LONDON (Reuters) - Sterling rose on Thursday from its lowest levels for almost 32 years -- excluding a “flash crash” in October -- with the dollar weakened by a lack of detail on President-elect Donald Trump’s spending plans in his first news conference since his election.
The greenback had rallied since Trump’s victory in the Nov. 8 election, soaring to 14-year highs on the view that his fiscal stimulus programme would boost growth and inflation, leading to a faster pace of U.S. interest rate rises - the so-called “Trumpflation trade”.
But with Trump providing scant clarity on economic policy, the dollar fell to four-week lows, giving a lift to sterling, which was trading more than 2 cents higher than Wednesday's low GBP=D4.
“The dollar is in pull-back – I would largely ascribe sterling’s moves to that,” said Societe Generale currency analyst Alvin Tan.
Sterling had plunged to as low as $1.2038 on Wednesday on worries that Britain will face a “hard” exit from the European Union, with immigration controls given priority over single market access.
That was its lowest level since May 1985, barring a brief crash to $1.1491 on Oct. 7 during a period of low liquidity.
Though sterling was trading up half a percent on the day at $1.2270 on Thursday, analysts said Brexit worries would act as a persistent drag on the currency.
The latest bout of nerves this week was driven by Prime Minister Theresa May, who sparked fears that Britain will lose single market access by saying over the weekend that Britain would not keep bits of EU membership.
Traders are now focused on a decision - expected in the coming days - from Britain’s Supreme Court on whether to approve a High Court ruling last year that said May’s government needed parliamentary approval before triggering “Article 50”, which will formally kick off Brexit negotiations.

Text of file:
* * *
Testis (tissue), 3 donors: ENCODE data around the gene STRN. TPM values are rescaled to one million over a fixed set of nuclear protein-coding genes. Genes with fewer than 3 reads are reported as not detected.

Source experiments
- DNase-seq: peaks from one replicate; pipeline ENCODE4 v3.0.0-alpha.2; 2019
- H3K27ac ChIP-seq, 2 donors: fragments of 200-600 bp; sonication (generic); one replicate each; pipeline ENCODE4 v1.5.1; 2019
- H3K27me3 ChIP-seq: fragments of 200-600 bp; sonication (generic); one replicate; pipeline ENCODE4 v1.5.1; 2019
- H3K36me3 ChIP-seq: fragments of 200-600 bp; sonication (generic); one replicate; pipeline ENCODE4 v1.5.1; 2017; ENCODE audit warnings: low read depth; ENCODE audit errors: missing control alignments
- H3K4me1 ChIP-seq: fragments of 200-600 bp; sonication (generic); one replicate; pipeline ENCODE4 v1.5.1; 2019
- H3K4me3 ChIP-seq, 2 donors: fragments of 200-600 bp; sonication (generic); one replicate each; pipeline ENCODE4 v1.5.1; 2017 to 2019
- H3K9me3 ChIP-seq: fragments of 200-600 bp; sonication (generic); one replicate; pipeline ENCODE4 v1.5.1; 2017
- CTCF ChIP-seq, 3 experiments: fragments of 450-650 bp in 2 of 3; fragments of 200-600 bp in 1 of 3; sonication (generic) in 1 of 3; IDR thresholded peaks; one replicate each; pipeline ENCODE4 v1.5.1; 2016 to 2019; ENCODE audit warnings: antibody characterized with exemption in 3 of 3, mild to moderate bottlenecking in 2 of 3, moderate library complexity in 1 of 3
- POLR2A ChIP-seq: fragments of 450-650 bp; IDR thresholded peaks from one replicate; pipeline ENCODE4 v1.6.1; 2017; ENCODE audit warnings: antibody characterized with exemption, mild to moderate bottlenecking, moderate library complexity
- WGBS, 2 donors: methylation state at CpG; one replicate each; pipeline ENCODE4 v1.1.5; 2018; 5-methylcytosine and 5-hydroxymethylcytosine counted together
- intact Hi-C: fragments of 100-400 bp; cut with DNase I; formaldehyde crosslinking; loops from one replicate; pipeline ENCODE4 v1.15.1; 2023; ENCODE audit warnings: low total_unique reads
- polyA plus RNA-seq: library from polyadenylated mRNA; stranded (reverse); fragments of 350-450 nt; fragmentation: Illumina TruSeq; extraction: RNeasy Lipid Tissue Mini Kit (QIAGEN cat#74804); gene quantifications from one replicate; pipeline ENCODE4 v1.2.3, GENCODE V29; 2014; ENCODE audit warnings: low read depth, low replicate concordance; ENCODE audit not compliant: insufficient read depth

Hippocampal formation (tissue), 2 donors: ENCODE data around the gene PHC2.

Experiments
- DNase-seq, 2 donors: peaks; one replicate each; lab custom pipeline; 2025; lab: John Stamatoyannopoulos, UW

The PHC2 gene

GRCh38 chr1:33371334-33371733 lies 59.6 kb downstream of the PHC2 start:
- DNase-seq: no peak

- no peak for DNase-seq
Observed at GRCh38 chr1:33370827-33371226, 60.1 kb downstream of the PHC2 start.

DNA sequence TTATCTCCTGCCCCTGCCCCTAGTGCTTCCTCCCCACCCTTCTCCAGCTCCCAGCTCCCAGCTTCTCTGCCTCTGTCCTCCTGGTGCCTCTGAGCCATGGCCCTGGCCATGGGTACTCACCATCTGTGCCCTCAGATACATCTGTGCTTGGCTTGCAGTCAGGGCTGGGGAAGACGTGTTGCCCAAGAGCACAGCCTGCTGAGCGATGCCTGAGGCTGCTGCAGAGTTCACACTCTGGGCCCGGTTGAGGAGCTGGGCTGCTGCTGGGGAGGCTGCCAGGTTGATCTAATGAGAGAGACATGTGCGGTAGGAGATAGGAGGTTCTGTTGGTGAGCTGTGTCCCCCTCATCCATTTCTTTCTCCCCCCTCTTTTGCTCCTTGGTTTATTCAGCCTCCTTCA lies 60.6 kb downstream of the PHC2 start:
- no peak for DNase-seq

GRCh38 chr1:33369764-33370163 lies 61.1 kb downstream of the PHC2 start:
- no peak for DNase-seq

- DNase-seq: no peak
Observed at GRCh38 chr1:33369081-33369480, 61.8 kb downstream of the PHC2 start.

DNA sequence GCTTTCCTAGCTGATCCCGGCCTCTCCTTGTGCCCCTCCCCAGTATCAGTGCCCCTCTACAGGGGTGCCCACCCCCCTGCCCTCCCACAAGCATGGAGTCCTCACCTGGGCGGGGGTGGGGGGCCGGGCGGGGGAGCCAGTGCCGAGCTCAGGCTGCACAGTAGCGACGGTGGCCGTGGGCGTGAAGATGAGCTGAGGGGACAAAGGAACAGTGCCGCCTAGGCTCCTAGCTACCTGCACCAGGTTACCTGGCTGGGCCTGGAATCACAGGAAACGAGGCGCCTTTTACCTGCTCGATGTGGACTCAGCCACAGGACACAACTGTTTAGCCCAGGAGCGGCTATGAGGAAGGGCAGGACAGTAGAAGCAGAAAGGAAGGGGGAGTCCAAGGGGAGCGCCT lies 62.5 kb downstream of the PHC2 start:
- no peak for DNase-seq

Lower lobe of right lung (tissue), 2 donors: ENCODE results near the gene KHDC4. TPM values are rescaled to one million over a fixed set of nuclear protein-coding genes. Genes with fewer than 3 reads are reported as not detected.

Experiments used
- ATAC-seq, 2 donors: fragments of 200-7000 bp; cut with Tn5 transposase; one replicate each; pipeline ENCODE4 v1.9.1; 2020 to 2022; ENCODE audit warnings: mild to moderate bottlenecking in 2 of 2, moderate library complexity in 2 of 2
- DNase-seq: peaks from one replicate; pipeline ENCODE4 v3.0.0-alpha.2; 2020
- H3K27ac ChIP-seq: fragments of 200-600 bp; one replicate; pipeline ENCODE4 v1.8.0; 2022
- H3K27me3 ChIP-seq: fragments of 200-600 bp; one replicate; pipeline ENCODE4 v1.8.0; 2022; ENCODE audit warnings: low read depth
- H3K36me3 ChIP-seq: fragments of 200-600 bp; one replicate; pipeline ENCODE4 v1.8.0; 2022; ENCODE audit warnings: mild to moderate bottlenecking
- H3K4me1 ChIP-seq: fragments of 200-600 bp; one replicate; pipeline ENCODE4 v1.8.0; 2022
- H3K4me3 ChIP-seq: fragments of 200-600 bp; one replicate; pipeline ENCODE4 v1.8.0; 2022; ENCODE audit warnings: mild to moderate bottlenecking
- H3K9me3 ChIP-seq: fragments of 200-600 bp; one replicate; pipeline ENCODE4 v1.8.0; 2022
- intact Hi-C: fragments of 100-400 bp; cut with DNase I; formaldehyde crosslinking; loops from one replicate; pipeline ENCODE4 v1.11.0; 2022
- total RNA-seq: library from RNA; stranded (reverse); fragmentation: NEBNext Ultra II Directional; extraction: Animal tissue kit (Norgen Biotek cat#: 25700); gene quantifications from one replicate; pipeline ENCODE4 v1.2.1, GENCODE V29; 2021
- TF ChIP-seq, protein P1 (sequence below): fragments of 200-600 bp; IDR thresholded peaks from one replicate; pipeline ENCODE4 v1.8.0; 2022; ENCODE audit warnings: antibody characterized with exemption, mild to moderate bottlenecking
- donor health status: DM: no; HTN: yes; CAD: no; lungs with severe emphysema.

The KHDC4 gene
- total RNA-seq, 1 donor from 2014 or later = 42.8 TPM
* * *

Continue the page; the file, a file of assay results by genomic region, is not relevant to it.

Investors reckon if lawmakers from across the political spectrum - a majority of whom supported staying in the EU in June’s referendum - are involved in triggering Article 50, they will push for a “softer” Brexit, which would be sterling-positive.
A further boost to sterling could come if Britain is forced to delay its exit talks because of a potential suspension of Northern Ireland’s regional assembly - which a lawyer said on Wednesday was a possibility. The resignation of Northern Ireland’s Deputy First Minister Martin McGuinness on Monday effectively collapsed the devolved government.
“If the Supreme Court were to both affirm the High Court decision and also ruled that the government had to obtain the approval of devolved legislatures, that’s even more positive for sterling. But the noise we’re hearing is that that’s probably not going to happen,” said Tan.
Bank of England Governor Mark Carney said on Wednesday that the immediate risks from Brexit had fallen, and that the central bank may now raise its forecasts for the UK economy. [
“While we tend to agree, we do believe the second-rounds effects of higher inflation, squeeze in real disposable incomes and slowdown in consumer spending will force the BoE into action again later this year,” said ING currency strategist Viraj Patel.
“The general market perception...is underestimating the risks of a lower Bank rate and this makes sterling vulnerable to a dovish BoE re-pricing in the near-term.”
Against the euro, sterling was flat at 86.69 pence EURGBP=D4.
Reporting by Jemima Kelly